Funeral services were held Friday at Morningstar Baptist Church for Omaha native and basketball star Bob Boozer, who died last Saturday of a brain aneurysm at the age of 75.
He was one of the state's best basketball players, finding success at every level of the game. Those who knew him will tell you Boozer was more than just an athlete. Friday, there was one last cheer, one last standing ovation for the man who touched so many lives.
“Bob Boozer and I were All-Americans in 1959 and he was a great man, he was a great gentleman, he was intelligent, he was well-spoken and he was my best friend,” said former NBA player Tom Hawkins.
Boozer graduated from Tech High School and went on to win an Olympic gold medal and play pro basketball for 11 years before returning home to a successful business career.
Born April 26, 1937, Boozer attended Kansas State University and played for the 1960 undefeated Olympic team that won gold in Rome. Boozer was a two-time first-team All-American at Kansas State in 1958-59 and the number one draft choice of the NBA's Cincinnati Royals.
He played for the Royals, New York Knickerbockers, Los Angeles Lakers, Chicago Bulls, Seattle Supersonics and Milwaukee Bucks, helping them win the 1971 championship before retiring with a 14.8 points per game average and 8.1 rebounds a game.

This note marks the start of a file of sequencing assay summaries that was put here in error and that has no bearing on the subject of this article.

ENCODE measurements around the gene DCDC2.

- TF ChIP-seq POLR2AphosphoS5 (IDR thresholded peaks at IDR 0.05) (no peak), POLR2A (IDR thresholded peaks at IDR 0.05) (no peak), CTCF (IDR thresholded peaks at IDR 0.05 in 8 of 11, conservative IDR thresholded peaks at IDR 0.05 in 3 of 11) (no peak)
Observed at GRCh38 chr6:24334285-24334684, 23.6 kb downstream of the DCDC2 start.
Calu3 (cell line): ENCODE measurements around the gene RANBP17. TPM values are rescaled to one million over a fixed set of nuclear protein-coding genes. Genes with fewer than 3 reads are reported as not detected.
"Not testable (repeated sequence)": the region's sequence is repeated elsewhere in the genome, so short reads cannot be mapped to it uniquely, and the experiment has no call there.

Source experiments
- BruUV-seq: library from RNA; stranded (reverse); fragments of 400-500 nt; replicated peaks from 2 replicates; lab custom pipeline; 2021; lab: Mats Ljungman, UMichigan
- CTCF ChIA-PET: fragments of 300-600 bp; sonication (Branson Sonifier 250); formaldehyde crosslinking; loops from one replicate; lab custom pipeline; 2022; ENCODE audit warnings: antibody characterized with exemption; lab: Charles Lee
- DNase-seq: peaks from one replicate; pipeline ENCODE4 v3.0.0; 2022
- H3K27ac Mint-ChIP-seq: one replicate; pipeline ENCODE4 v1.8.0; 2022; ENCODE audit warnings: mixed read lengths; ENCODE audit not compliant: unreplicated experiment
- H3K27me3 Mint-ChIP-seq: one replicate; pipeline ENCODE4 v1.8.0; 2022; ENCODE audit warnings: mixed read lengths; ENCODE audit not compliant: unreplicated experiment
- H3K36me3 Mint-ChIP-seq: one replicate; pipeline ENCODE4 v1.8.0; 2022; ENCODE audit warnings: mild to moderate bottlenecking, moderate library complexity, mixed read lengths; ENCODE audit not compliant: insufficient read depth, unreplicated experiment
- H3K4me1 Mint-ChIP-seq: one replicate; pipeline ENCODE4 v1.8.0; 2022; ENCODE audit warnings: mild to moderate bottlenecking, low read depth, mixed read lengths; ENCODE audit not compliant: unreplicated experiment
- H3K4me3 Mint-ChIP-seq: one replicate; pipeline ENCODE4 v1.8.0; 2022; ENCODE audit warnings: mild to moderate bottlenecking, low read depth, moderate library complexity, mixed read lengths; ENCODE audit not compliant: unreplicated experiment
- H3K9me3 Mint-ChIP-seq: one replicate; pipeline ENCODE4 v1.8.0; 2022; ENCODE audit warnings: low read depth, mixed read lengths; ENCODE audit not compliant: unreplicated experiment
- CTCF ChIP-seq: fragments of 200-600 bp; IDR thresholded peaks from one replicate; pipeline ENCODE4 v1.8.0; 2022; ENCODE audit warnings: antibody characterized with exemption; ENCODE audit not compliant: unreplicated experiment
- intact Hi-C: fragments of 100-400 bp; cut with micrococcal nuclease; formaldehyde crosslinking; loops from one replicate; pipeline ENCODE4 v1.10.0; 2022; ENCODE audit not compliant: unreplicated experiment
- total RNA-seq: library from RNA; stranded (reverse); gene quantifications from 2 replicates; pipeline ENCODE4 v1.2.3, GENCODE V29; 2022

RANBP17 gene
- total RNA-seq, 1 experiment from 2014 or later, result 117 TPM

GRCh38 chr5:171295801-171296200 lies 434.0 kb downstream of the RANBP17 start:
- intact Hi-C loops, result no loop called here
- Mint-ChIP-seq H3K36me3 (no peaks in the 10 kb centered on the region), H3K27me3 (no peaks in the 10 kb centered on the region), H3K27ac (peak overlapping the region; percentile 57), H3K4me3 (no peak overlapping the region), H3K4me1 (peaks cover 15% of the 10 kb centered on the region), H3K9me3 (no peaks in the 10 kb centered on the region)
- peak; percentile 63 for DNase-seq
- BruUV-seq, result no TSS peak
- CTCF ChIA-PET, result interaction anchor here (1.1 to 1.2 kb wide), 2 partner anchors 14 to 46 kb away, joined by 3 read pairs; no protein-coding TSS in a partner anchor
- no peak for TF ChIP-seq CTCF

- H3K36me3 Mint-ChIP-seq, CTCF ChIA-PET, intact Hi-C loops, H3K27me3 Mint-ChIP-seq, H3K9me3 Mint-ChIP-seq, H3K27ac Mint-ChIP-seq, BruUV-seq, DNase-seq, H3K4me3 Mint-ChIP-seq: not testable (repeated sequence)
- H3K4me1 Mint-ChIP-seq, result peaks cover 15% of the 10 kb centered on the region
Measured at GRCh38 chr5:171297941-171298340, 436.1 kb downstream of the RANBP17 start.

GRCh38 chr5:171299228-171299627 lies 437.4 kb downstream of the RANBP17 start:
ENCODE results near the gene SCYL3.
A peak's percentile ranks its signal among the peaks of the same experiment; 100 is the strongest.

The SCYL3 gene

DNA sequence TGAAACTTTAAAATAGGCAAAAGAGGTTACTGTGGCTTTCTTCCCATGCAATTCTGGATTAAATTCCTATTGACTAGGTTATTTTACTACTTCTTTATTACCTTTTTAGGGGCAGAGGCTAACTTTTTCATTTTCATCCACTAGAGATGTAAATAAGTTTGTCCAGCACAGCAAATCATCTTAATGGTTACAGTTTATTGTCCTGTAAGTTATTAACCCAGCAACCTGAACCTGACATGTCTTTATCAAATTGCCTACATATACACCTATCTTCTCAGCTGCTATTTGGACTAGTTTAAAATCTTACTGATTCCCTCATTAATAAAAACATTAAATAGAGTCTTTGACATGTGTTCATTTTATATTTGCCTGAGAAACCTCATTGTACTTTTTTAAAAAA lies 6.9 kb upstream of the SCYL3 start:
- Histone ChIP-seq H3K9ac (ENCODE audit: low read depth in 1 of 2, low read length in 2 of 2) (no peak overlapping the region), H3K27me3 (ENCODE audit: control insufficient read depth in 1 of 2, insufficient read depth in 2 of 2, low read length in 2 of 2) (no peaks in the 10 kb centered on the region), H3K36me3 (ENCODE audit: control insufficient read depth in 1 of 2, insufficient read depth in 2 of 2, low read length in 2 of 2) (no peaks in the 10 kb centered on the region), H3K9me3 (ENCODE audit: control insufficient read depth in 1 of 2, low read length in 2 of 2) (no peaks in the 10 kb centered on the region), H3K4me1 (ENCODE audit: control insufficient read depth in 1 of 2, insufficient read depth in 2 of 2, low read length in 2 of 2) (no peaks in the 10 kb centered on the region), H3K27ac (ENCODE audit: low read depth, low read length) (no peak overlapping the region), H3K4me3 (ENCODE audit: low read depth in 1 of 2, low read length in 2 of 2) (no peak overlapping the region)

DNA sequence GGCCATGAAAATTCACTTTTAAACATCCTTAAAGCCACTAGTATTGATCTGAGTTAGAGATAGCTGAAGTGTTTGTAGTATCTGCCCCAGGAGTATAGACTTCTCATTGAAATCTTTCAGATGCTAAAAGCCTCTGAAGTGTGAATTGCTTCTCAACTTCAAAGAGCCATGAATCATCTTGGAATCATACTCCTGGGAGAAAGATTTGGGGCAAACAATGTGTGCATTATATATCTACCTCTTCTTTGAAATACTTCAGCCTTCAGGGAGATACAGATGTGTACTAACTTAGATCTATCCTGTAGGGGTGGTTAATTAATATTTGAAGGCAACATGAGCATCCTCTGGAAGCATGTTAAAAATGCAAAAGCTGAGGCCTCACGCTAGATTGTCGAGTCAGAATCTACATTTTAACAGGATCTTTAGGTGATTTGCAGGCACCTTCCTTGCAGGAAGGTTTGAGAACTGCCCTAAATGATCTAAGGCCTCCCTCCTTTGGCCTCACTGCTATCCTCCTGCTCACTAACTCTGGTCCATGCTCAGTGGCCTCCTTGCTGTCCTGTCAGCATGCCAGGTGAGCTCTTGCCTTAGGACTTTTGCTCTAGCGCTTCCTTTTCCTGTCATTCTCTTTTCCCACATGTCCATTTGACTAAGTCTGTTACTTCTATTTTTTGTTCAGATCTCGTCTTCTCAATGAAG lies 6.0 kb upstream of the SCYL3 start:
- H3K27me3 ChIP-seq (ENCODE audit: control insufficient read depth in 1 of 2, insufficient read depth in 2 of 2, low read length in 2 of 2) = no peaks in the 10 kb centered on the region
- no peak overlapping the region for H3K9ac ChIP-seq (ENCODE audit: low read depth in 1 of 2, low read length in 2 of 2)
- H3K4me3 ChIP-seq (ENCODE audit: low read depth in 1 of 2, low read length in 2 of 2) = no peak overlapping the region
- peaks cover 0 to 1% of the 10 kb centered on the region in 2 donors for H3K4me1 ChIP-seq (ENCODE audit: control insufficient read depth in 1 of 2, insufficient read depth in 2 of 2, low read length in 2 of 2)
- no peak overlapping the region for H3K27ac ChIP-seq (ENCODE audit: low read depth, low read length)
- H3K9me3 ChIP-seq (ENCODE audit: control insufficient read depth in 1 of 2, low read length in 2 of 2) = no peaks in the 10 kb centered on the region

Everywhere he went he talked about the city he loved. “Bob loved Omaha,” said Hawkins. “He would always preach Omaha. I said, where the hell is Omaha?”
“There are many successes he had only known to God that do not appear in the headlines of papers," said The Rev. Dr. Leroy E. Adams Jr. of Morningstar Baptist Church. "Another measure of success is not what you have, but what you give that makes others successful."
With so many accomplishments, wife Ella told Channel 6 News last Sunday that Bob had a lot to be proud of. “He loves his gold medal, his championship ring, the torch that is right in back of me and the friends he met while playing in the NBA.”
Boozer returned to Omaha after his playing days and worked as an executive for the Northwestern Bell telephone company. It was his life off the court that brought him the most satisfaction.
"I think he was most proud of being able to beat the ghetto, you know he was on the parole board and all the fellas or women that came before him said you know we were born in the ghetto and he would say, so was I.”
Ella said he took pride in the fact he made the right choices and spread that message to kids. “He took a little cottage, one of the cottages at Boys Town under his wing and he said he was going to get another and the kids said you are ours.”
Boozer was a volunteer at Boys Town and a member of the Nebraska Parole Board. He was inducted into the Omaha Sports Hall of Fame in 2007.
While he gave to Omaha, Omaha gave back, too, naming Bob Boozer Drive in his honor. "He was well loved," said Ella.
Boozer was interred at Forest Lawn Cemetery.